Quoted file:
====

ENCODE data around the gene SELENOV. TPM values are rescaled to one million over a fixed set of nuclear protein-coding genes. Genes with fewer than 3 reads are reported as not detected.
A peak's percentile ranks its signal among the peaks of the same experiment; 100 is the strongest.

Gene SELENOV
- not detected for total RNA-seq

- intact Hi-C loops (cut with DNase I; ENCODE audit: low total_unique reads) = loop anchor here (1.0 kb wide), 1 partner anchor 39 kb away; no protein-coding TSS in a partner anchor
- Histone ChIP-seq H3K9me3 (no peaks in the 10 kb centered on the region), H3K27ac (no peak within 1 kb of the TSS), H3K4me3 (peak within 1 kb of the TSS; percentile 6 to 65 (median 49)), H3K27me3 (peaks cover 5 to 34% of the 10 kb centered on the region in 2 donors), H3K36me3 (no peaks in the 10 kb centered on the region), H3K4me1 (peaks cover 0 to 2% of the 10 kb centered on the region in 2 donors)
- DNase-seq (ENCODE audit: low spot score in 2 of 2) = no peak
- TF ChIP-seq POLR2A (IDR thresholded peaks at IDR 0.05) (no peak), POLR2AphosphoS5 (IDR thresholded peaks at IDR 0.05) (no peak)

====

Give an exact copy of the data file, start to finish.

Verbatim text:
ENCODE data around the gene SELENOV. TPM values are rescaled to one million over a fixed set of nuclear protein-coding genes. Genes with fewer than 3 reads are reported as not detected.
A peak's percentile ranks its signal among the peaks of the same experiment; 100 is the strongest.

Gene SELENOV
- not detected for total RNA-seq

- intact Hi-C loops (cut with DNase I; ENCODE audit: low total_unique reads) = loop anchor here (1.0 kb wide), 1 partner anchor 39 kb away; no protein-coding TSS in a partner anchor
- Histone ChIP-seq H3K9me3 (no peaks in the 10 kb centered on the region), H3K27ac (no peak within 1 kb of the TSS), H3K4me3 (peak within 1 kb of the TSS; percentile 6 to 65 (median 49)), H3K27me3 (peaks cover 5 to 34% of the 10 kb centered on the region in 2 donors), H3K36me3 (no peaks in the 10 kb centered on the region), H3K4me1 (peaks cover 0 to 2% of the 10 kb centered on the region in 2 donors)
- DNase-seq (ENCODE audit: low spot score in 2 of 2) = no peak
- TF ChIP-seq POLR2A (IDR thresholded peaks at IDR 0.05) (no peak), POLR2AphosphoS5 (IDR thresholded peaks at IDR 0.05) (no peak)